In the first patent action involving biosimilars, the Federal Court held that the patent was valid and infringed.
The Kennedy Trust for Rheumatology Research owns Canadian Patent 2,261,630 relating to the combination of methotrexate and the anti-tumour necrosis factor-α antibody “infliximab” for the treatment of rheumatoid arthritis (RA) and other autoimmune diseases. Hospira Healthcare Corporation commenced an action seeking to invalidate the patent and Kennedy counterclaimed for infringement.
Hospira alleged the patent was invalid for claiming an unpatentable method of medical treatment, namely, that it was directed towards the “how and when” of using infliximab to treat RA. The Court ruled that the 630 Patent does not cover a method of medical treatment. It distinguished between patents for “a dosage regime leading to increased efficacy” and “a combination of elements leading to increased efficacy and duration of response.” A combination of known elements may properly be the subject of a patent and accepting Hospira’s position would mean that inventors would be unable to patent “any subsequent use for a known compound, as this would monopolize the “how and when” of using the compound for treatment.”
The Court placed no weight on the fact that Hospira’s experts were “blinded”, finding “that blinding alone is not a guarantee of reliability and it is not a sufficient reason to prefer the evidence of one witness over another”. Further, given the experts’ involvement in the development of RA treatments during the relevant period it was questionable whether “blinding holds any value” since it was “impossible to believe” they did not have knowledge of the matters at issue prior to the litigation.
Hospira asserted that the patent was anticipated by numerous prior art documents. The Court found “it would be absolutely remarkable” if the documents anticipated the patent. They did not disclose the “special advantage” of the combination and generally contained only speculation about studies that may be done in the future. Hospira also “took an improper approach” to anticipation by trying “to assemble an ‘anticipatory mosaic’” of prior art, which conflated anticipation and obviousness.
The Court reached a similar conclusion on obviousness. In relation to whether it would have been “obvious to try” the claimed invention, Justice Phelan found that “[a]lthough it may have been reasonable, based on the state of the art, to carry out the combination trials that led to this invention, it was not obvious to do so” (emphasis in original). He relied on the fact that “if this step was as clear as Hospira asserted it to be, it seems strange that it was not taken” and “despite the seemingly clear path forward, only the named inventors took this step.”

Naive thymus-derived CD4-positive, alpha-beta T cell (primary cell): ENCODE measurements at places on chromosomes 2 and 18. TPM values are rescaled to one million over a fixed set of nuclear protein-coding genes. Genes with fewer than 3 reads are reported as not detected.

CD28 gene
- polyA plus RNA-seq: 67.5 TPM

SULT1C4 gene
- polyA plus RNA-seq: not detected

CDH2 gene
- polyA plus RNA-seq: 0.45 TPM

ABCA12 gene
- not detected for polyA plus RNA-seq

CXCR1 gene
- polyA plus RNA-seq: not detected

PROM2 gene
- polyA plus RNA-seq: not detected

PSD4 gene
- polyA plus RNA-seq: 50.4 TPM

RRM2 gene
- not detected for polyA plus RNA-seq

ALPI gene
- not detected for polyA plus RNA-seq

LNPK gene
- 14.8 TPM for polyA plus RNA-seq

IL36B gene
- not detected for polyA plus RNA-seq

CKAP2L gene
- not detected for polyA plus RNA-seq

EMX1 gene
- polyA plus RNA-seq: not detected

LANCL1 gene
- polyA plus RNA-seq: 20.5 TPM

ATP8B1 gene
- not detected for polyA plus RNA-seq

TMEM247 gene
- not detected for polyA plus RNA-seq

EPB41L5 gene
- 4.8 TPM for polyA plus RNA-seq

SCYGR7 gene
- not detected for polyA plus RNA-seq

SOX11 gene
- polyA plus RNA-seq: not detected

After the case was commenced, the Supreme Court, in AstraZeneca rejected the promise doctrine. Trial arguments were re-opened to allow submissions on the changed law which “has returned to the principle that utility is met if a “scintilla” of utility is demonstrated.” Hospira sought to import the discarded “promise” doctrine into allegations of insufficiency and overbreadth. The Court held that AstraZeneca did not do so and it would be inconsistent to discard the promise doctrine only to have it resurface under another principle without clear language to do so. The allegations of inutility and insufficient advanced were thus dismissed. The Court also dismissed Hospira’s allegations of overbreadth, cahracterizing is as a “hail mary”:
It is difficult to assess and accept Hospira’s position because it has failed to cite any case law or evidence in support of its conclusions. It also failed to cite any jurisprudence on the meaning of “overbreadth” in the context of patent law. Its submissions seem to have been made in the hope that something would “stick” – the patent law equivalent of the Hail Mary pass.
After upholding the validity of the Patent, Phelan J. found that it had been infringed since all essential elements of the claims were present in Hospira’s product, Inflectra/Remsima. Much of these findings were based on the product monograph, which described elements found to be essential, for example, that the product contains an infliximab biosimilar anti-TNF-α monoclonal antibody as the active ingredient and was designed to reduce or eliminate signs and symptoms of RA.
The Court also applied the three-prong test from AB Hassle v Genpharm Inc, to conclude that Hospira had induced patients to infringe. Kennedy established the three elements of the test: (i) there was direct infringement by another party, (ii) the direct infringement would not have taken place without Hospira’s influence, and (iii) Hospira knew its influence would result in infringement. Although Justice Phelan found Hospira liable for inducement, he was reluctant to do so. He noted that “if not for AB Hassle… I would be disinclined to find inducement” due to Kennedy’s inconsistent positions that, on one hand, the 630 Patent was not related to a method of medical treatment but, on the other, patients would directly infringe the patent by receiving a particular treatment method.
Kennedy’s patent was valid and infringed. The matter of damages or an accounting of profits was left for the second, bifurcated phase of the case.
A copy of the decision can be found here.